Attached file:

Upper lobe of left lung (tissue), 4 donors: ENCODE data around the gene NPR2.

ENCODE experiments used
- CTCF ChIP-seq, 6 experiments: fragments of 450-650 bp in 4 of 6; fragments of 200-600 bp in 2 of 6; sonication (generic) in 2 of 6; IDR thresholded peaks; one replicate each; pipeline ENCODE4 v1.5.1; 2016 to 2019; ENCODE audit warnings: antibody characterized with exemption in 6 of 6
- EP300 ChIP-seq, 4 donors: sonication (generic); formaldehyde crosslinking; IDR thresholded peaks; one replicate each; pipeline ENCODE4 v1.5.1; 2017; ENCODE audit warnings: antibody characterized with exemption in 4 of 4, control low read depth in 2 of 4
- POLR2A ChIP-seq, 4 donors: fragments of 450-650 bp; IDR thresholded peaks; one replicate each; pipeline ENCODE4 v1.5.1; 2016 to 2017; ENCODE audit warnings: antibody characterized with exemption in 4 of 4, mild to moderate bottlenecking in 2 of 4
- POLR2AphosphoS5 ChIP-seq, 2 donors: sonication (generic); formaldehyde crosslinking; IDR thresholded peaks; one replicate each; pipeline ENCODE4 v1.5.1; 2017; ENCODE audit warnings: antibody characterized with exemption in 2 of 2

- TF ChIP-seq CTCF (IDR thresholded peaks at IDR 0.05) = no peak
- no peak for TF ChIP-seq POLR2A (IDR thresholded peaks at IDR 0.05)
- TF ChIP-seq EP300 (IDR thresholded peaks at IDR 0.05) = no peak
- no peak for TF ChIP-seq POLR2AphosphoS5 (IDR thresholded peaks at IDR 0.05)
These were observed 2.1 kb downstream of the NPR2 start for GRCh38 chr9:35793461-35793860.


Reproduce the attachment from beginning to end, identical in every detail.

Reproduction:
Upper lobe of left lung (tissue), 4 donors: ENCODE data around the gene NPR2.

ENCODE experiments used
- CTCF ChIP-seq, 6 experiments: fragments of 450-650 bp in 4 of 6; fragments of 200-600 bp in 2 of 6; sonication (generic) in 2 of 6; IDR thresholded peaks; one replicate each; pipeline ENCODE4 v1.5.1; 2016 to 2019; ENCODE audit warnings: antibody characterized with exemption in 6 of 6
- EP300 ChIP-seq, 4 donors: sonication (generic); formaldehyde crosslinking; IDR thresholded peaks; one replicate each; pipeline ENCODE4 v1.5.1; 2017; ENCODE audit warnings: antibody characterized with exemption in 4 of 4, control low read depth in 2 of 4
- POLR2A ChIP-seq, 4 donors: fragments of 450-650 bp; IDR thresholded peaks; one replicate each; pipeline ENCODE4 v1.5.1; 2016 to 2017; ENCODE audit warnings: antibody characterized with exemption in 4 of 4, mild to moderate bottlenecking in 2 of 4
- POLR2AphosphoS5 ChIP-seq, 2 donors: sonication (generic); formaldehyde crosslinking; IDR thresholded peaks; one replicate each; pipeline ENCODE4 v1.5.1; 2017; ENCODE audit warnings: antibody characterized with exemption in 2 of 2

- TF ChIP-seq CTCF (IDR thresholded peaks at IDR 0.05) = no peak
- no peak for TF ChIP-seq POLR2A (IDR thresholded peaks at IDR 0.05)
- TF ChIP-seq EP300 (IDR thresholded peaks at IDR 0.05) = no peak
- no peak for TF ChIP-seq POLR2AphosphoS5 (IDR thresholded peaks at IDR 0.05)
These were observed 2.1 kb downstream of the NPR2 start for GRCh38 chr9:35793461-35793860.